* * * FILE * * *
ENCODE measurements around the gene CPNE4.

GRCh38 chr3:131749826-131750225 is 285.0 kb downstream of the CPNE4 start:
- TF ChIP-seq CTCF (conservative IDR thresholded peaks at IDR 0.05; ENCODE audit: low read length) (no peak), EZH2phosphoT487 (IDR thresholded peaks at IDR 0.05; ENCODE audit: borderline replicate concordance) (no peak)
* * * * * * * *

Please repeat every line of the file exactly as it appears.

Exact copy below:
ENCODE measurements around the gene CPNE4.

GRCh38 chr3:131749826-131750225 is 285.0 kb downstream of the CPNE4 start:
- TF ChIP-seq CTCF (conservative IDR thresholded peaks at IDR 0.05; ENCODE audit: low read length) (no peak), EZH2phosphoT487 (IDR thresholded peaks at IDR 0.05; ENCODE audit: borderline replicate concordance) (no peak)